Finally, peripherally altered tissue functions (e.g., vascular wall thickening, coronary artery plaque) may cause excessive responses to stimuli even when emotional and brainstem outputs are normal [85]. A person may thus show exaggerated reactions to stressors without any malfunction in cognitive appraisals or emotions or alteration in endocrine or autonomic outflow.

Psychological Protective Factors: Positive Psychological Functioning

While risk factors are associated with increased likelihood to develop CVD, protective factors can be defined as those characteristics or variables associated with lower probability of adverse cardiac outcomes, or able to reduce the impact of a risk factor.

In recent years, positive psychology has complemented the traditional focus of psychological literature on pathology with the scientific study of the individual’s well-being and positive or “optimal” functioning [86]. Well-being and ill-being have been shown to represent independent dimensions of mental health, so that well-being is not simply an absence of pathology but implies that the individual feels good about his/her life and functions well [87].

Notably, positive psychological functioning has been shown to have a beneficial impact on cardiovascular health and a protective role against CVD [for a review see [88]]. For instance, some studies have found higher optimism (defined as the cognitive disposition to expect positive, favorable outcomes in one’s life [89]) to be associated with lower risk of CVD [90], stroke [91], hospitalization after bypass surgery [92], and heart failure [93] in middle-aged and elderly adults. Also, highly optimistic individuals are more likely to engage in healthy behaviors such as physical activity and refrain from smoking [94]. Likewise, other studies have found significant associations between reduced risk of coronary heart disease and positive constructs such as emotional vitality [95, 96] and displays of positive affect [97].

Finally, a recent meta-analytic review [98] has focused on the effects of positive psychological constructs such as optimism, positive affect, and well-being on health-related outcomes (i.e., self-reported health status, mortality, and re-hospitalization) in patients with established heart disease (e.g., coronary artery disease, ventricular arrhythmia). The results showed that most of the studies considered in the review (though not all) found prospective significant associations between positive psychological constructs and health outcomes within multiple forms of heart disease: Positive psychological characteristics predicted reduced rates of re-hospitalization and mortality.


This chapter aimed to provide an overview of the specific role that psychological distress plays as a risk factor for CVD.

We have seen how different categories of distress might predict the chances for individuals to develop CVD at various stages of their life.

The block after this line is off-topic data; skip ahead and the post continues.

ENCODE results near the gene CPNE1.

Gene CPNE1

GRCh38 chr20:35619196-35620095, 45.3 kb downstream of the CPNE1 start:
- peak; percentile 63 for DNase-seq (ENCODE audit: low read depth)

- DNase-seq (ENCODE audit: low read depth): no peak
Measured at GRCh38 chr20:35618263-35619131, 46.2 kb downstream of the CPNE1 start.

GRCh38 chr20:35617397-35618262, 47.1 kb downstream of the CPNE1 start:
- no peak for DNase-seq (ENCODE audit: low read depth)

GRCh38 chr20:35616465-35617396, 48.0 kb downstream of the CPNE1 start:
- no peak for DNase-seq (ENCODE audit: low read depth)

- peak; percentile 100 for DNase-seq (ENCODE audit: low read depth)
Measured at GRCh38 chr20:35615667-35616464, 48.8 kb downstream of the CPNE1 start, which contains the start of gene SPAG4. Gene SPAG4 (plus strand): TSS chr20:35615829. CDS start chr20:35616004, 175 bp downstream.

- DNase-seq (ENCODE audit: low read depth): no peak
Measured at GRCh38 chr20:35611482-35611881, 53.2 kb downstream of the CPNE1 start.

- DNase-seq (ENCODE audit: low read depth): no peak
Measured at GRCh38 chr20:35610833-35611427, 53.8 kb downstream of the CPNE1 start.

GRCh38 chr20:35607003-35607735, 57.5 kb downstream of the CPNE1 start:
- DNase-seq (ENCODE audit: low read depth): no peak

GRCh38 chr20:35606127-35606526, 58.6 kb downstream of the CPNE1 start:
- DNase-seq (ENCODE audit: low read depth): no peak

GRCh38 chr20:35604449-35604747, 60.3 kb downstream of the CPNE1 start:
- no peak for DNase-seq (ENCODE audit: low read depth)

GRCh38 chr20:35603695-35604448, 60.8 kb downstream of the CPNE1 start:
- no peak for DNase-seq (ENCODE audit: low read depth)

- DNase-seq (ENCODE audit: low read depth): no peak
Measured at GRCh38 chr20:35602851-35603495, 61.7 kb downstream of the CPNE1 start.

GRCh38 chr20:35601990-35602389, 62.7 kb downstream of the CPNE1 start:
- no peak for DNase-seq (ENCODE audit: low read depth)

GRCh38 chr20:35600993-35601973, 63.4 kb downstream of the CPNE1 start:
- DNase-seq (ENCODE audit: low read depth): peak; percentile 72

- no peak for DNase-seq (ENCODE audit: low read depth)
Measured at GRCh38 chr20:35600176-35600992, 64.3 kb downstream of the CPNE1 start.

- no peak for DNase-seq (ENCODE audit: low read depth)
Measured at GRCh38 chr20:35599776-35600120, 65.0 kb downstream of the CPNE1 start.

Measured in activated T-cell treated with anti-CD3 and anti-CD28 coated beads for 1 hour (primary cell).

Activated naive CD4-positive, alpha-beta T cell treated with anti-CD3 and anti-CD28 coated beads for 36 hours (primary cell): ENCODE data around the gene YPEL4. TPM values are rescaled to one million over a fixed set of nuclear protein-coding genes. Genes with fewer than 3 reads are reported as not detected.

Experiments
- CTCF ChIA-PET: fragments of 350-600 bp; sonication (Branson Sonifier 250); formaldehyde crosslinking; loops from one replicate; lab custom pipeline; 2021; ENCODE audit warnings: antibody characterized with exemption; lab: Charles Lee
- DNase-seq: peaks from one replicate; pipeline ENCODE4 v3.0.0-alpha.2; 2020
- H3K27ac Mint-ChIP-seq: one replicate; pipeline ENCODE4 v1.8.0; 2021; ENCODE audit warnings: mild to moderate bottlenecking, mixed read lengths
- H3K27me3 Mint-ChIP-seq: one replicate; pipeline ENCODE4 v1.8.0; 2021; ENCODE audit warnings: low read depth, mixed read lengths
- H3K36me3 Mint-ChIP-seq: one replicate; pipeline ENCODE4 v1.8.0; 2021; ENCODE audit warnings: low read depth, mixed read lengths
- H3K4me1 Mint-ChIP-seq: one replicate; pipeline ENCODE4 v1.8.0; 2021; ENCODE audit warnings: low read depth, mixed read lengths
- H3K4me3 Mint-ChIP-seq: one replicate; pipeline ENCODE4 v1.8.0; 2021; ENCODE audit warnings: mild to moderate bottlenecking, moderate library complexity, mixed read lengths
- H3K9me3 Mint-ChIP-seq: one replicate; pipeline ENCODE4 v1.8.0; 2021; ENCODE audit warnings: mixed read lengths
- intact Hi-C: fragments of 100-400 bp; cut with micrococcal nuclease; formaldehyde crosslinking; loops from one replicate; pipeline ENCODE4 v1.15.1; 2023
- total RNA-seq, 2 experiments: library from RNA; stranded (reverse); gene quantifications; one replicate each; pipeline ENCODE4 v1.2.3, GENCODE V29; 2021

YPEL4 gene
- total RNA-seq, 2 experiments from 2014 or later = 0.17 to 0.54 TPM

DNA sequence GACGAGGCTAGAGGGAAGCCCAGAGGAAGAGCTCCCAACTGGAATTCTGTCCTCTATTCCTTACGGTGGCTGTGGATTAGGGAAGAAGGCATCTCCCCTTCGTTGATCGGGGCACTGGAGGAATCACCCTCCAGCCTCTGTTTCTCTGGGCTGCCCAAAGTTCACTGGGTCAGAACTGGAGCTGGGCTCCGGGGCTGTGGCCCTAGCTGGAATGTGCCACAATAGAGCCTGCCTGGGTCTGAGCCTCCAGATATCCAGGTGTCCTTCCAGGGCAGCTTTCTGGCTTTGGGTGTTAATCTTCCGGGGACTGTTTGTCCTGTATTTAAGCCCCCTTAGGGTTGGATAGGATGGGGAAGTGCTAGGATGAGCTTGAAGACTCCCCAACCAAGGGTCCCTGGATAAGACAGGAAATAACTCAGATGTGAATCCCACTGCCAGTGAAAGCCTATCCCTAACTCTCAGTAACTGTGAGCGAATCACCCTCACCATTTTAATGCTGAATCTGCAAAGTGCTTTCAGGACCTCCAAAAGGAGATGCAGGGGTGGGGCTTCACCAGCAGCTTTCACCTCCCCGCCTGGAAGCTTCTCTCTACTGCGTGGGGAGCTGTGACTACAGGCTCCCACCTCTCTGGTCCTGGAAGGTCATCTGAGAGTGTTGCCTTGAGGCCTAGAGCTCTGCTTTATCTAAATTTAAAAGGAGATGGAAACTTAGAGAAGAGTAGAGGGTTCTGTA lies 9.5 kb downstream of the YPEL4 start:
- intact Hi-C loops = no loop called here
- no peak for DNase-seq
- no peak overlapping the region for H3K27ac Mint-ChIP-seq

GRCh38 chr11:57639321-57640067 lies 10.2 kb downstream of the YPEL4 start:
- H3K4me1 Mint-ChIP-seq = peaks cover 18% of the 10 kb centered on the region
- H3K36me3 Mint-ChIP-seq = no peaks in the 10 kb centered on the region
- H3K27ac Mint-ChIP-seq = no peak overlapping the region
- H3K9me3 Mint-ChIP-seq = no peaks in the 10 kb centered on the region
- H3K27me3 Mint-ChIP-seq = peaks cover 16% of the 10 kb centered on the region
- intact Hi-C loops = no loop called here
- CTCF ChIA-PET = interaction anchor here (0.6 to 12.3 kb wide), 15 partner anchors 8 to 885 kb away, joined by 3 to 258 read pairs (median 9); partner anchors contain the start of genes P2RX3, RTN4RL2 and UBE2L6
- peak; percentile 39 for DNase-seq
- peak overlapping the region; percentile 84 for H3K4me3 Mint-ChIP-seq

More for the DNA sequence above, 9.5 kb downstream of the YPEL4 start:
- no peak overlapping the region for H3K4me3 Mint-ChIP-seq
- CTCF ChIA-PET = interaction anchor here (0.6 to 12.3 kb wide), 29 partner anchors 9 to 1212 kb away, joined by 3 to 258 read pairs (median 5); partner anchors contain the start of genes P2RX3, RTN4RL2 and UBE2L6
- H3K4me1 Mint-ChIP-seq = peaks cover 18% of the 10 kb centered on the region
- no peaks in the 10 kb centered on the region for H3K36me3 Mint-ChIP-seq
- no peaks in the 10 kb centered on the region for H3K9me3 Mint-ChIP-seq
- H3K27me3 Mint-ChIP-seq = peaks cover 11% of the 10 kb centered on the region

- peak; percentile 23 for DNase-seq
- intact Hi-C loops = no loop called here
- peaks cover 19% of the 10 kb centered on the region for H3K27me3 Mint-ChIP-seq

Distress might start playing a role if experienced early in life [33, 34, 35, 36], and it can mainly trigger chronic CVD. Yet experiencing distress per se does not automatically lead to a higher chance of developing CVD. The evidence discussed in the chapter highlights how the intensity, length, and number of adverse factors seem to predict better the level of risk to develop cardiovascular disease during adult life [41]. The same can be said for the other main categories of distress that are linked to CVD: work-related distress and social isolation.

If it is true that low job control predicts future cardiac problems [42] and lack of social support is related to the incidence of CVD [52, 53] and to the positive vs. negative prognosis of the disease [99], it is also true that the way people perceive the stressors and the coping mechanism that they adopt can moderate if not resolve the adverse effects of the distress per se.

This means that the reported effects on the HPA axis (one of the primary biological systems activated during a stress response [29, 61]), the autonomic imbalance between the sympathetic and parasympathetic regulation of the heart, and cardiovascular reactivity are moderated by the psychological responses of the individuals to the different life-related stressors.

This line of reasoning leads us to focus on what can constitute protective factors against developing CVD as a response to specific factors. Literature reports how positive psychological constructs such as optimism, positive affect, and well-being can influence health-related outcomes in patients with established heart disease [98] – possibly because they lead to a different evaluation and consequently bio-behavioral responses to different sources of distress.


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Copyright information

© Springer Nature Switzerland AG 2019

Authors and Affiliations

  • Stefania Balzarotti
    • 1
  • Barbara Colombo
    • 2
    Email author
  • Amanda Christensen
    • 2
  1. 1.Department of PsychologyCatholic University of the Sacred HeartMilanItaly
  2. 2.Neuroscience LabChamplain CollegeBurlingtonUSA

Section editors and affiliations

  • Laura Fusar-Poli
    • 1
  1. 1.Dipartimento di Medicina Clinica e Sperimentale, Unità di PsichiatriaUniversità degli Studi di CataniaCataniaItaly